Over the past decade, new healthcare options have offered patients convenience and low cost. But only a small minority of consumers have tried them. Our latest survey explores why.
Key Survey Insights with John Rudoy
Solving the American healthcare industry’s longstanding crisis of quality and affordability means reinventing the way healthcare is delivered and paid for. There are several potential pathways to that reinvention, including an influx of new players from technology and other adjacent sectors, vertical and horizontal integration, and – crucially – a migration of many forms of care to newer, cheaper, more convenient venues, driven by consumer needs and preferences.
We have seen a proliferation in recent years of med-tech companies, health-related apps, consumer-focused new entrants such as Oscar, and harder-to-classify innovators such as the Amazon-Berkshire Hathaway-JPMorgan healthcare venture. And there have been many high-profile examples of horizontal and vertical consolidation, including Cigna-Express Scripts, CVS-Aetna, Walmart-Humana, and Catholic Health Initiatives-Dignity Health.
More than one-third of individuals who have used a retail clinic in the past year said the experience was better than a traditional doctor's office
But this flurry of new companies and deals mostly reflects progress on the supply side. What about demand? Are consumers making the transition to new forms of care and bringing their collective buying power to bear on reforming healthcare? Given that out-of-pocket costs have risen 230 percent over the past decade, one would think they should.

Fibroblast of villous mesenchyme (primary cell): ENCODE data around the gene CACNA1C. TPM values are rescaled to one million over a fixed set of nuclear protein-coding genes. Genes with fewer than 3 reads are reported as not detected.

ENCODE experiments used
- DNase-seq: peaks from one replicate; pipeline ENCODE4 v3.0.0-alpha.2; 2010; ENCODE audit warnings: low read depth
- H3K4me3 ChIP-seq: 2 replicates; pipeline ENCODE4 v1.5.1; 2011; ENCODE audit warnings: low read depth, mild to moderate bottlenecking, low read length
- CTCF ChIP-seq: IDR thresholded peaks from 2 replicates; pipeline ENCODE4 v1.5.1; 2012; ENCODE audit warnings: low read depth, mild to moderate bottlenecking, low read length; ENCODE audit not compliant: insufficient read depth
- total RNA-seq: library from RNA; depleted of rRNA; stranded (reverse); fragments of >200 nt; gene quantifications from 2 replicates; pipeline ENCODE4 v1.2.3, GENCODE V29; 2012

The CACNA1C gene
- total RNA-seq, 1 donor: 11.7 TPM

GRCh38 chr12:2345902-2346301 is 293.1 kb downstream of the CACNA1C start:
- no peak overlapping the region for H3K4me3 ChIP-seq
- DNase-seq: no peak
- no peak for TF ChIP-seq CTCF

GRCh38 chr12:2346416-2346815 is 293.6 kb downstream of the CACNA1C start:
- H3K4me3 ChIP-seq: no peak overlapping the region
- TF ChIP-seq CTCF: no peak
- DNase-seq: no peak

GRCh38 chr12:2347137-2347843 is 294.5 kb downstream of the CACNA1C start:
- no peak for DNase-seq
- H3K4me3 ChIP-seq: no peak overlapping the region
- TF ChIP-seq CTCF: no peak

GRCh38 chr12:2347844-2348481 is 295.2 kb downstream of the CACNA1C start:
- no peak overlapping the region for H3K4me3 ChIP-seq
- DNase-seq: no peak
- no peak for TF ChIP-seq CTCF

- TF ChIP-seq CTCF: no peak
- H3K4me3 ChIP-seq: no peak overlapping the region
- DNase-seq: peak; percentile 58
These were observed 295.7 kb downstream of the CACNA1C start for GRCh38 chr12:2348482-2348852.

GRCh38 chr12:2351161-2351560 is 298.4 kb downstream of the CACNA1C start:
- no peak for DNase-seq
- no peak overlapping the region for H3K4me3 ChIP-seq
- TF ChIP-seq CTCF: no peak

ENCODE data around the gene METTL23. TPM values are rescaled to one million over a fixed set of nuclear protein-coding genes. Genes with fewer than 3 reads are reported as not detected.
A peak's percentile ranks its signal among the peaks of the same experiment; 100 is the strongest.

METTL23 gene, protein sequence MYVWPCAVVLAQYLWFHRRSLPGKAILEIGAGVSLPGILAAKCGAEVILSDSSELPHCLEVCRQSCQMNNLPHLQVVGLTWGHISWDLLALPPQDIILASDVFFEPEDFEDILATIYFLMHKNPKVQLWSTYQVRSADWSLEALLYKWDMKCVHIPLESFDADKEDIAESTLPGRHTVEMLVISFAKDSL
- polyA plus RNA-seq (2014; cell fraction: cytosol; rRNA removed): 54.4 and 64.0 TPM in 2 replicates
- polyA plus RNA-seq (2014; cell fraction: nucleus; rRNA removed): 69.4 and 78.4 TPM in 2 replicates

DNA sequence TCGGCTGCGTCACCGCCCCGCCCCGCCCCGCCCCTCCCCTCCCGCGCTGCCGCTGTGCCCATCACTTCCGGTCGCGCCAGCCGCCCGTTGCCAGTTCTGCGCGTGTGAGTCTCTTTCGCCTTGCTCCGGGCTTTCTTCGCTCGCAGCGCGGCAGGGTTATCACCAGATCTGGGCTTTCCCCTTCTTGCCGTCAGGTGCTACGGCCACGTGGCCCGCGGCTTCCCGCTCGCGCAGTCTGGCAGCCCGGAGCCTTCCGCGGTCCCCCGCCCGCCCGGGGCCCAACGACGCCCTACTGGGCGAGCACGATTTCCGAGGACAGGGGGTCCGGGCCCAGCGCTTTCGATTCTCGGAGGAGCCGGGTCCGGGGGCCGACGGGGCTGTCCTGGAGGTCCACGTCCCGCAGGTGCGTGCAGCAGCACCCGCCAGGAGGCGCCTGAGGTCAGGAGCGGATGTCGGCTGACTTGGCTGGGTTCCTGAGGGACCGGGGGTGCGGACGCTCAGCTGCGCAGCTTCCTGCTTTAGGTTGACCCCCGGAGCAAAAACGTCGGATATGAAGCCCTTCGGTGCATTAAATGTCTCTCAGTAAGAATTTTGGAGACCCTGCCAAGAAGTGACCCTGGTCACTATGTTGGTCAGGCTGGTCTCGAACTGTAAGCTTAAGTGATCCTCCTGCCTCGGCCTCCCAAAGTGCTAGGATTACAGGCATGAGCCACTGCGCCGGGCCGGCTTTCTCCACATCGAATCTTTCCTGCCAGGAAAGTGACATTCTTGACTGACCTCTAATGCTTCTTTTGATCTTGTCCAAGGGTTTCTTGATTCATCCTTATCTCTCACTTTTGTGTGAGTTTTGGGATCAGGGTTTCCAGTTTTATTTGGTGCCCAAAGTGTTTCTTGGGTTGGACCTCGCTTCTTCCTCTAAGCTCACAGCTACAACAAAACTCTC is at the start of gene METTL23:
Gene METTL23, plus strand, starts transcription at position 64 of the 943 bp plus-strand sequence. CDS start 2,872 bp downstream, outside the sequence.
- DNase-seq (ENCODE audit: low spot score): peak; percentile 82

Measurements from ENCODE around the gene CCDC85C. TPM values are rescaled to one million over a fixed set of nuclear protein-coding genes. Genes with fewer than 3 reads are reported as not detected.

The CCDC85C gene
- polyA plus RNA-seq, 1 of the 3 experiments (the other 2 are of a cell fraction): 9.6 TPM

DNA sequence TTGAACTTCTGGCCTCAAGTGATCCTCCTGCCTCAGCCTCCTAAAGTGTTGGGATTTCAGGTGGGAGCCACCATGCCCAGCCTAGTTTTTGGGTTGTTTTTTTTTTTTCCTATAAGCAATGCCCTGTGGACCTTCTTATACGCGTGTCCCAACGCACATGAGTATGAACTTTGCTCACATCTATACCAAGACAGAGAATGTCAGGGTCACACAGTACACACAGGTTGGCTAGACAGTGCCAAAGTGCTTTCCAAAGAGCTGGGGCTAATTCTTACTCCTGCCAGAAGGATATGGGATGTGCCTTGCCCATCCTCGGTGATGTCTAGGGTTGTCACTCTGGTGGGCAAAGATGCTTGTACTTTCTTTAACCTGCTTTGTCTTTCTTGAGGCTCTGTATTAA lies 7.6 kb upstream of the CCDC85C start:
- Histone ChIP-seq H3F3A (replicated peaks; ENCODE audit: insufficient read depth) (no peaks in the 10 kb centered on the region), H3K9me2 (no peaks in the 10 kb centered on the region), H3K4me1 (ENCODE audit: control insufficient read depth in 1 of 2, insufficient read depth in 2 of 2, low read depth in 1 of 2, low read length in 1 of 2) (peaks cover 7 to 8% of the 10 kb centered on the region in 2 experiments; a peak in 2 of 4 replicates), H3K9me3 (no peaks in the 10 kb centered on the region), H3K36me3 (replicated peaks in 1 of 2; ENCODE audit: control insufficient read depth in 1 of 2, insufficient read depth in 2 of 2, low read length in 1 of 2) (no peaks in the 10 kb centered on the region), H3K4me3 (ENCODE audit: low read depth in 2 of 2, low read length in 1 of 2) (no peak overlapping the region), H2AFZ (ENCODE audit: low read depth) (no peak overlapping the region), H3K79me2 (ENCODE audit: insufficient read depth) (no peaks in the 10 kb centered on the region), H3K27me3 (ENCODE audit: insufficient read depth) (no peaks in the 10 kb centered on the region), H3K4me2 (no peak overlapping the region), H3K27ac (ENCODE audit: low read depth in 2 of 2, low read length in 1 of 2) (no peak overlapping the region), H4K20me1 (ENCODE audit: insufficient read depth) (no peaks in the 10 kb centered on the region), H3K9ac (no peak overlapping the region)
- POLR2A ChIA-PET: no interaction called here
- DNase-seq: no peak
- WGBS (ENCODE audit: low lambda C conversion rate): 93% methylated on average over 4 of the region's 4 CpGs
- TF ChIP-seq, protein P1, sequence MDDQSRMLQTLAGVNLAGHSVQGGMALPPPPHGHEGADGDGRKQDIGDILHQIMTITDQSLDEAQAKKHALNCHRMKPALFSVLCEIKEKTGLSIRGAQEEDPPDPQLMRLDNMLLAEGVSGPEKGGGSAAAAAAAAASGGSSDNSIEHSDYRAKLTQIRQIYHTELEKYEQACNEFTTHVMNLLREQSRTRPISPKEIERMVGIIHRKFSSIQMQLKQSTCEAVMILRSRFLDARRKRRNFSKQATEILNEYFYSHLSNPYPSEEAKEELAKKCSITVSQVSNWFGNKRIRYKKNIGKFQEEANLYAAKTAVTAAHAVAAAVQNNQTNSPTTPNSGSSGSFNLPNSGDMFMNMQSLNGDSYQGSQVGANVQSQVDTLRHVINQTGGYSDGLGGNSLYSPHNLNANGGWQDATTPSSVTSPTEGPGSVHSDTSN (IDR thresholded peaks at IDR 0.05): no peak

In our new 2018 Consumer Survey of US Healthcare, we looked closely at the disconnect between the supply and demand side of healthcare, paying particular attention to whether consumers were using the “new front door” of healthcare, and if not, why not. We explored what consumers want out of the healthcare system and what they would be willing to pay for – either in dollars or in personal data. We also included questions on health insurance, which led to the striking finding that large numbers of consumers don’t want the high-deductible plans they’re increasingly buying. (See Sidebar on page 6 of the full report.)
Here is what we learned:
- Those who have tried alternative forms of healthcare delivery are happy with them. Despite that finding, there hasn’t been much change in the number of consumers – about 10 percent – who have actually used the new front door, though the number who say they are willing to try is rising sharply.
- Trust and comfort remain obstacles to the adoption of a newer model of healthcare, though these issues play out in a more complex fashion than we perhaps expected.
- There is indeed a hunger for a new healthcare experience, but what consumers want is not what most companies in healthcare are offering. This suggests if consumers are not yet buying, it’s because industry offerings are not yet compelling enough to overcome consumer resistance.